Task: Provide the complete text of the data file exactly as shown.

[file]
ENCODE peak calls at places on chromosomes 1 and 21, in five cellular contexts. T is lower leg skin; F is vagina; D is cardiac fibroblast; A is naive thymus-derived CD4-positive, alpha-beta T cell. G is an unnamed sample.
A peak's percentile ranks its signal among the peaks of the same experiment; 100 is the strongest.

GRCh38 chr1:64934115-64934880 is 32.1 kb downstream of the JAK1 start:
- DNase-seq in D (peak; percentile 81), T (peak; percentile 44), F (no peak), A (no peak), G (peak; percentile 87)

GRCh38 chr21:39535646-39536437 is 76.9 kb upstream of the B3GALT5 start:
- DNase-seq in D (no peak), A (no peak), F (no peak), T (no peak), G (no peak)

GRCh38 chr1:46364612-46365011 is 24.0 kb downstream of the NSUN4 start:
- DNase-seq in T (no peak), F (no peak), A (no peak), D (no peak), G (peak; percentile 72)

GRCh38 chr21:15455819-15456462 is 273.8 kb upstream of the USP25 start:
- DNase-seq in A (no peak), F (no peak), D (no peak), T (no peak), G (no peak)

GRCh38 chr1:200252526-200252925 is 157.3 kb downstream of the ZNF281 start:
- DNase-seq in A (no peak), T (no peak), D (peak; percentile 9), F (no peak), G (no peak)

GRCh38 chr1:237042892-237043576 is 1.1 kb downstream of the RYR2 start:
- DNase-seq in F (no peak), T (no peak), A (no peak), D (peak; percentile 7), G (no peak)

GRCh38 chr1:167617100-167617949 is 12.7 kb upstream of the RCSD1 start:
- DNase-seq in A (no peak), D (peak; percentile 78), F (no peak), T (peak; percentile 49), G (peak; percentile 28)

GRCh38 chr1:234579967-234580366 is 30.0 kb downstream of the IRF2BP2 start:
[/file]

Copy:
ENCODE peak calls at places on chromosomes 1 and 21, in five cellular contexts. T is lower leg skin; F is vagina; D is cardiac fibroblast; A is naive thymus-derived CD4-positive, alpha-beta T cell. G is an unnamed sample.
A peak's percentile ranks its signal among the peaks of the same experiment; 100 is the strongest.

GRCh38 chr1:64934115-64934880 is 32.1 kb downstream of the JAK1 start:
- DNase-seq in D (peak; percentile 81), T (peak; percentile 44), F (no peak), A (no peak), G (peak; percentile 87)

GRCh38 chr21:39535646-39536437 is 76.9 kb upstream of the B3GALT5 start:
- DNase-seq in D (no peak), A (no peak), F (no peak), T (no peak), G (no peak)

GRCh38 chr1:46364612-46365011 is 24.0 kb downstream of the NSUN4 start:
- DNase-seq in T (no peak), F (no peak), A (no peak), D (no peak), G (peak; percentile 72)

GRCh38 chr21:15455819-15456462 is 273.8 kb upstream of the USP25 start:
- DNase-seq in A (no peak), F (no peak), D (no peak), T (no peak), G (no peak)

GRCh38 chr1:200252526-200252925 is 157.3 kb downstream of the ZNF281 start:
- DNase-seq in A (no peak), T (no peak), D (peak; percentile 9), F (no peak), G (no peak)

GRCh38 chr1:237042892-237043576 is 1.1 kb downstream of the RYR2 start:
- DNase-seq in F (no peak), T (no peak), A (no peak), D (peak; percentile 7), G (no peak)

GRCh38 chr1:167617100-167617949 is 12.7 kb upstream of the RCSD1 start:
- DNase-seq in A (no peak), D (peak; percentile 78), F (no peak), T (peak; percentile 49), G (peak; percentile 28)

GRCh38 chr1:234579967-234580366 is 30.0 kb downstream of the IRF2BP2 start: